Timber prices soar as log quotas hit global supplies

Sector faces more price hikes as soft and hard wood increases, and plywood jumps 20% in six months

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By  Zoe Naylor Published  May 27, 2006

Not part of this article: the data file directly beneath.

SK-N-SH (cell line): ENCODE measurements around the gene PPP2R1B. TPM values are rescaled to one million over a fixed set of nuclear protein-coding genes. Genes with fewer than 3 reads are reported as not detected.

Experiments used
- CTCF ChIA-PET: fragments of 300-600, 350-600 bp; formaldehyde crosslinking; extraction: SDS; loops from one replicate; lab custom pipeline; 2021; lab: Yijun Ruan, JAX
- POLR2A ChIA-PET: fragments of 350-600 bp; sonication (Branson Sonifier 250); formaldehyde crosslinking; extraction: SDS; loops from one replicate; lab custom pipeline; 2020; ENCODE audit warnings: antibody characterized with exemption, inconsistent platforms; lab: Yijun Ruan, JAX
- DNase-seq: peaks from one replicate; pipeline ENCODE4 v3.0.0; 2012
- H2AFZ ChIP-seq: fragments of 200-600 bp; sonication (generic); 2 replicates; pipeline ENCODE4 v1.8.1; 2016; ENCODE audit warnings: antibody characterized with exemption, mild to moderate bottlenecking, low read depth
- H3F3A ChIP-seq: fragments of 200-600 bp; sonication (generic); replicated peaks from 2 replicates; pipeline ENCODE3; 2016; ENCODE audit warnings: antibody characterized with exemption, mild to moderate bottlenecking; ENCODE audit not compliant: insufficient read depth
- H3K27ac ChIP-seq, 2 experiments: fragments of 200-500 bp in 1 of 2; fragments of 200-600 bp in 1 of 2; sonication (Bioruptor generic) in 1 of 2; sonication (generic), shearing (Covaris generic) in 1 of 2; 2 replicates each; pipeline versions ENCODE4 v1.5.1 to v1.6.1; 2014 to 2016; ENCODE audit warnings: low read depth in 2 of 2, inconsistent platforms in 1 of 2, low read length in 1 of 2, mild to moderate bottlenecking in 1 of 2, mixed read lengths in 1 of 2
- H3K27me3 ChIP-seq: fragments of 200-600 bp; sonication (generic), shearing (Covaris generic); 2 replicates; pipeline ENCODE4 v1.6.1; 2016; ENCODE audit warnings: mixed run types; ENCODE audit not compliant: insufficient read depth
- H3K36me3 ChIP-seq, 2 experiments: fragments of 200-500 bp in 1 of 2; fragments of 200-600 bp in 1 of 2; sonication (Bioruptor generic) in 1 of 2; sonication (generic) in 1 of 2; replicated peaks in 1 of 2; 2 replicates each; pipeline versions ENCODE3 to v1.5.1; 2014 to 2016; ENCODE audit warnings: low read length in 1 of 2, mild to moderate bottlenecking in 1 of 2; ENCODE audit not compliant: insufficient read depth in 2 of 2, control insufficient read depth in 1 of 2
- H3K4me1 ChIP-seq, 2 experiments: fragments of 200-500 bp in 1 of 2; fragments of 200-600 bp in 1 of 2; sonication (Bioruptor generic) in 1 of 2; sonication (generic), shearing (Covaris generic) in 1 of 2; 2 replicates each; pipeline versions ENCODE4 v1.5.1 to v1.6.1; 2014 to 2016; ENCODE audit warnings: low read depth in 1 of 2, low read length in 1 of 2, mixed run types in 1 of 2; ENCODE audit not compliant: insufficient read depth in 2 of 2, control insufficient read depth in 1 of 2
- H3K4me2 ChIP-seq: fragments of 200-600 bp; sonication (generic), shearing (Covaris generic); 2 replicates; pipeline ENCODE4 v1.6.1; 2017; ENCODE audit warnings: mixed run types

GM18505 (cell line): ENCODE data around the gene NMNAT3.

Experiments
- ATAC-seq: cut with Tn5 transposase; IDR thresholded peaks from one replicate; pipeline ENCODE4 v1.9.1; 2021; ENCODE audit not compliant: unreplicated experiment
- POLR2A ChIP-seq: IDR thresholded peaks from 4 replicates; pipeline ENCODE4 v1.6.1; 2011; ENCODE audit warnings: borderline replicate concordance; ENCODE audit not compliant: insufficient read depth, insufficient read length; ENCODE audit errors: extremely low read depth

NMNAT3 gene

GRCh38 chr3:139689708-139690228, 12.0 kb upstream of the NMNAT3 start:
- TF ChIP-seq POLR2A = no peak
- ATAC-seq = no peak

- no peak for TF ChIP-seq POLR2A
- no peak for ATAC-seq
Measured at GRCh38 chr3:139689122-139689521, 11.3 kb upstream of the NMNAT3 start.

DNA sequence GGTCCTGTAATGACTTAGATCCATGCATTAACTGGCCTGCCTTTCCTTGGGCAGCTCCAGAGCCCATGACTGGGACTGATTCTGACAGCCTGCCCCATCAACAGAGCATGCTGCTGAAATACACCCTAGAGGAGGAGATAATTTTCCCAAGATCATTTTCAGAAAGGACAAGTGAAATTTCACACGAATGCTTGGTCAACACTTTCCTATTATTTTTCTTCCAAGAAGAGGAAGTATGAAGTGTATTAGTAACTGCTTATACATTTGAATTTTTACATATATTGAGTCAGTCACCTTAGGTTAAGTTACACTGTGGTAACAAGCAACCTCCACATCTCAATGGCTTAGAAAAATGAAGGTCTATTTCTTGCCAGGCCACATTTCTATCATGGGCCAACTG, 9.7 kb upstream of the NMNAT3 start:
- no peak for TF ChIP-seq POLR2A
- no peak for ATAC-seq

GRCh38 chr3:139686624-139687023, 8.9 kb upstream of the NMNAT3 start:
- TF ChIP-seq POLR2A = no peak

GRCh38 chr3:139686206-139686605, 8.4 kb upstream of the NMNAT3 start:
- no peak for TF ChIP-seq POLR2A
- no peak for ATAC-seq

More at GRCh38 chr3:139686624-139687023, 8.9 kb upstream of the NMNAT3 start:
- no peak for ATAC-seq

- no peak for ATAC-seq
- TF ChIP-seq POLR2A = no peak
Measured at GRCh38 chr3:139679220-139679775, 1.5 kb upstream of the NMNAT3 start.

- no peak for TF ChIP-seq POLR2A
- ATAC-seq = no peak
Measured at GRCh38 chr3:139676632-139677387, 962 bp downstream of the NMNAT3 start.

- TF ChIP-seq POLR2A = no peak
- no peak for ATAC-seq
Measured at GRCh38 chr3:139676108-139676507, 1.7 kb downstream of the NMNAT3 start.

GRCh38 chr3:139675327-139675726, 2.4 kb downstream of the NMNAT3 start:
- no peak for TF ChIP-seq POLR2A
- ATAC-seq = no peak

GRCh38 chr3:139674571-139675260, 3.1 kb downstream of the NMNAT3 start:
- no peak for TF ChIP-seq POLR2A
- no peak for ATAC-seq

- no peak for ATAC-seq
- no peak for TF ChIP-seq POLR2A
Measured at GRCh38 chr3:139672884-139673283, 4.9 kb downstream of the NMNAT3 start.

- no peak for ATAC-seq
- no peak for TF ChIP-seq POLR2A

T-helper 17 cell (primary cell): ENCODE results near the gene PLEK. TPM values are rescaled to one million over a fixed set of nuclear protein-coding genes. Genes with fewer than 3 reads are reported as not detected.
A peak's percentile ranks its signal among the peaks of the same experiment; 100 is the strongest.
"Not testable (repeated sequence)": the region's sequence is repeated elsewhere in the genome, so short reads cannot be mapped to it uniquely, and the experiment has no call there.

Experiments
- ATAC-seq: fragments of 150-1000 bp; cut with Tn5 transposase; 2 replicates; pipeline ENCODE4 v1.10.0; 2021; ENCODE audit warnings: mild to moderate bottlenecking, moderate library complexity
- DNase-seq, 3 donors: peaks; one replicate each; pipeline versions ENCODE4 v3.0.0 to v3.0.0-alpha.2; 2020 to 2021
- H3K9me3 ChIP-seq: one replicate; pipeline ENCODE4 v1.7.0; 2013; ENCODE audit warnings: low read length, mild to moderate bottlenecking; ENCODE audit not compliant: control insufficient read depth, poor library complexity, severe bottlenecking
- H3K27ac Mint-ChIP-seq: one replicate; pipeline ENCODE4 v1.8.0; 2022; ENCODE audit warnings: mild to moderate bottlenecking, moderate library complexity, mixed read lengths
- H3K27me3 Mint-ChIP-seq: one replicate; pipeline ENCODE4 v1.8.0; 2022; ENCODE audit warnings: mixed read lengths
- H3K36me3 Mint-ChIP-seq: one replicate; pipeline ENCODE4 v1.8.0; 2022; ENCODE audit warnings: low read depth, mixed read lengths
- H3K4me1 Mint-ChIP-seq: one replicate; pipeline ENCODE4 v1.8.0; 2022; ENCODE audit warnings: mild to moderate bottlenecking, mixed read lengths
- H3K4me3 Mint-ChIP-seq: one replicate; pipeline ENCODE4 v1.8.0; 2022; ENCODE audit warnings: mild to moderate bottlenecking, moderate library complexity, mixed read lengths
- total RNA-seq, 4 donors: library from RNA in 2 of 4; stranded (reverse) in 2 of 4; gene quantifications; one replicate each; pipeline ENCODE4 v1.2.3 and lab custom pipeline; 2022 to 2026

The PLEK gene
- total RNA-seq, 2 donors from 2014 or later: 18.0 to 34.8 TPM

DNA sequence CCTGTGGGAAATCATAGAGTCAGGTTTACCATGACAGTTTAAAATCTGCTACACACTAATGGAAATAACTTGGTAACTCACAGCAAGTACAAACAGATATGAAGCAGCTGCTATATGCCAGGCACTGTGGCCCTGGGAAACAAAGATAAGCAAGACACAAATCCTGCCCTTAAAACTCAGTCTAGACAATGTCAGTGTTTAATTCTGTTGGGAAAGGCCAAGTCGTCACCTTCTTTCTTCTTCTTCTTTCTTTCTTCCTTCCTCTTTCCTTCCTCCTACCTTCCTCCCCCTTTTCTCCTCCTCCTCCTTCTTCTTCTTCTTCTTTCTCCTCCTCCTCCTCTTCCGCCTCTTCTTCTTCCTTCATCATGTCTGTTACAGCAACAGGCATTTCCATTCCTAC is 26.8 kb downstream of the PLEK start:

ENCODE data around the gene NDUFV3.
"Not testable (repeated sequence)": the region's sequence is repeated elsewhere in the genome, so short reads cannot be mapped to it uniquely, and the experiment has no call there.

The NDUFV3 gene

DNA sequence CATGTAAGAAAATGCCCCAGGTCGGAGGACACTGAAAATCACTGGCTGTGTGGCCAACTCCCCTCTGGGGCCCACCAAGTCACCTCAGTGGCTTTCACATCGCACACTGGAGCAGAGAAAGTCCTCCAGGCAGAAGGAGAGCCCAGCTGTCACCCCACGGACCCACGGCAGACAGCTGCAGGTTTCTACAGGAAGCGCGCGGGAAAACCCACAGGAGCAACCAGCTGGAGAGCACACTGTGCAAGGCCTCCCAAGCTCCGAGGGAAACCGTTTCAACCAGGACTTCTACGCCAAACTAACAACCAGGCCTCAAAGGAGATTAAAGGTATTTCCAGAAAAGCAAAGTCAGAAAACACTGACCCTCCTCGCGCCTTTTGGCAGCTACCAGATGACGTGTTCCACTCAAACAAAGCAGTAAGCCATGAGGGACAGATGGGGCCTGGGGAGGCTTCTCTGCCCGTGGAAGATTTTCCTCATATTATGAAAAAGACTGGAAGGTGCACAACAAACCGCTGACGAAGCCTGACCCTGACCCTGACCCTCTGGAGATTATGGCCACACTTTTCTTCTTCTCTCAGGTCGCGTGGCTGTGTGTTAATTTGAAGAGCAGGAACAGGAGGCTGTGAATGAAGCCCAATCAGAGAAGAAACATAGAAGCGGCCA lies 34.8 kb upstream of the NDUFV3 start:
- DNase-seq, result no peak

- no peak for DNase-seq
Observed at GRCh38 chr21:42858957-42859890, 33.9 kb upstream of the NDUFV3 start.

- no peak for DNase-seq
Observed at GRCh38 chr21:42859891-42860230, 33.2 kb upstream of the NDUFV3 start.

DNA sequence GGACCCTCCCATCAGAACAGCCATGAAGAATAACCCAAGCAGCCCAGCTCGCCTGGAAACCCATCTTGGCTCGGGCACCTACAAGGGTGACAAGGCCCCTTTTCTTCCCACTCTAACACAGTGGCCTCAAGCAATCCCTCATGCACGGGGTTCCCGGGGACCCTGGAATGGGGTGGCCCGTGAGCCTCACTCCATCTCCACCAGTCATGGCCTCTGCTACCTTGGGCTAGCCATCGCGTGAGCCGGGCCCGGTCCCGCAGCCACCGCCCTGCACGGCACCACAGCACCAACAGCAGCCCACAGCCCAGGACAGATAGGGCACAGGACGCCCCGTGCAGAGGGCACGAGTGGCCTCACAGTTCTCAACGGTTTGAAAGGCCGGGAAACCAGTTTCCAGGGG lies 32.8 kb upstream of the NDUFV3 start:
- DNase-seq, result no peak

The timber sector is the latest to be hit by crippling price rises, with the cost of plywood shooting up 20% in the last six months. “Prices for soft and hard wood have been rising steadily for the past 18 months,” said Jason John, manager at Dubai-based joinery firm, Pino Meroni. Red Meranti has climbed from an estimated US $450 (AED1,600) to $550 per tonne, while MDF rose from around $215 per m3 to $240 per m3. White wood, commonly sourced from Chile and Romania and widely used for fencing, has also risen in price. Some of the biggest price increases, however, are for plywood, which is often sourced from Indonesia. “The rises in the past year for plywood are quite significant,” said Siddharth Balachandran, director of Dubai-based building materials supplier, Bumga Group. “Plywood has maybe increased in price by 20% in the past six months and now costs around $300 to $350 per m3,” added Balachandran. One reason for the increase in timber prices is higher freight charges triggered by rising fuel costs. “It is all part of a ripple effect, whereby the increasing oil prices has seen an increase in global freight rates,” said Gerard de Rozario, business development manager at Ajman-based Mohiudeen Wood Works. “Timber is sourced from various regions of the globe and freight accounts for a major cost within the total pricing of the end product,” he added. Restrictions on log cutting imposed by certain countries are also being blamed, added John: “In Malaysia there are restrictions on teak wood that impacts what they’re allowed to grow. And quotas [on logging] also impact on the price.”

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